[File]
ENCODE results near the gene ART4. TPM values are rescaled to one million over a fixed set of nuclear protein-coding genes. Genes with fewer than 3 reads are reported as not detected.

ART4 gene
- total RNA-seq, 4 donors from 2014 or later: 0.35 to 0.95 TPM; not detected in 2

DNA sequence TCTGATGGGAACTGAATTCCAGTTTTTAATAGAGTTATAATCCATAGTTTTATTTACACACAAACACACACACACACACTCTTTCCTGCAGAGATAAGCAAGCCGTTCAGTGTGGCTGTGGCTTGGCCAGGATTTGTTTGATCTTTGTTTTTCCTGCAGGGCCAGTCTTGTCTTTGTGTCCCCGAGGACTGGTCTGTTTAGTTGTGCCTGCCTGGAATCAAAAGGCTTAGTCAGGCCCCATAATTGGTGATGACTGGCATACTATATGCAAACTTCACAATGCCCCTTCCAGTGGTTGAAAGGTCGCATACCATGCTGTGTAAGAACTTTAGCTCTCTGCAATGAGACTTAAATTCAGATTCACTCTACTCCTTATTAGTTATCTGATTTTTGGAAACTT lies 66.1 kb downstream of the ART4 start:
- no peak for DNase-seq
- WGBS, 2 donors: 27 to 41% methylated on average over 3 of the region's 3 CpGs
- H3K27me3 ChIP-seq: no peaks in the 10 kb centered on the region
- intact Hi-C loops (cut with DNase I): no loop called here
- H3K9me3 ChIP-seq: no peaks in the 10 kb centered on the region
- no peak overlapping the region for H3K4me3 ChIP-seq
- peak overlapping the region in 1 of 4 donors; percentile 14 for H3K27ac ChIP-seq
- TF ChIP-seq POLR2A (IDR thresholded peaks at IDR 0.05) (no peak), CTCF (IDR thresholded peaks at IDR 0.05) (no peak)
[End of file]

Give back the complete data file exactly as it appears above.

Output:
ENCODE results near the gene ART4. TPM values are rescaled to one million over a fixed set of nuclear protein-coding genes. Genes with fewer than 3 reads are reported as not detected.

ART4 gene
- total RNA-seq, 4 donors from 2014 or later: 0.35 to 0.95 TPM; not detected in 2

DNA sequence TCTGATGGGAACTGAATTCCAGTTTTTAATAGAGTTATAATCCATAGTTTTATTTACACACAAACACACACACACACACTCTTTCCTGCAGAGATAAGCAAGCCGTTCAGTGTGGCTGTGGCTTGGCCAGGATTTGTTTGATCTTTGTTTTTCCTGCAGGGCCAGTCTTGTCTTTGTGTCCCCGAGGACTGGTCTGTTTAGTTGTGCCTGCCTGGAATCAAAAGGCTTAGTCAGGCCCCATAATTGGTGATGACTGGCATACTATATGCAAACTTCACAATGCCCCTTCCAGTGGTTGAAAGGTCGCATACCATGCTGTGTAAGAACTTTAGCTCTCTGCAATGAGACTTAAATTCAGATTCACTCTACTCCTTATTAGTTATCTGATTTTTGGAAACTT lies 66.1 kb downstream of the ART4 start:
- no peak for DNase-seq
- WGBS, 2 donors: 27 to 41% methylated on average over 3 of the region's 3 CpGs
- H3K27me3 ChIP-seq: no peaks in the 10 kb centered on the region
- intact Hi-C loops (cut with DNase I): no loop called here
- H3K9me3 ChIP-seq: no peaks in the 10 kb centered on the region
- no peak overlapping the region for H3K4me3 ChIP-seq
- peak overlapping the region in 1 of 4 donors; percentile 14 for H3K27ac ChIP-seq
- TF ChIP-seq POLR2A (IDR thresholded peaks at IDR 0.05) (no peak), CTCF (IDR thresholded peaks at IDR 0.05) (no peak)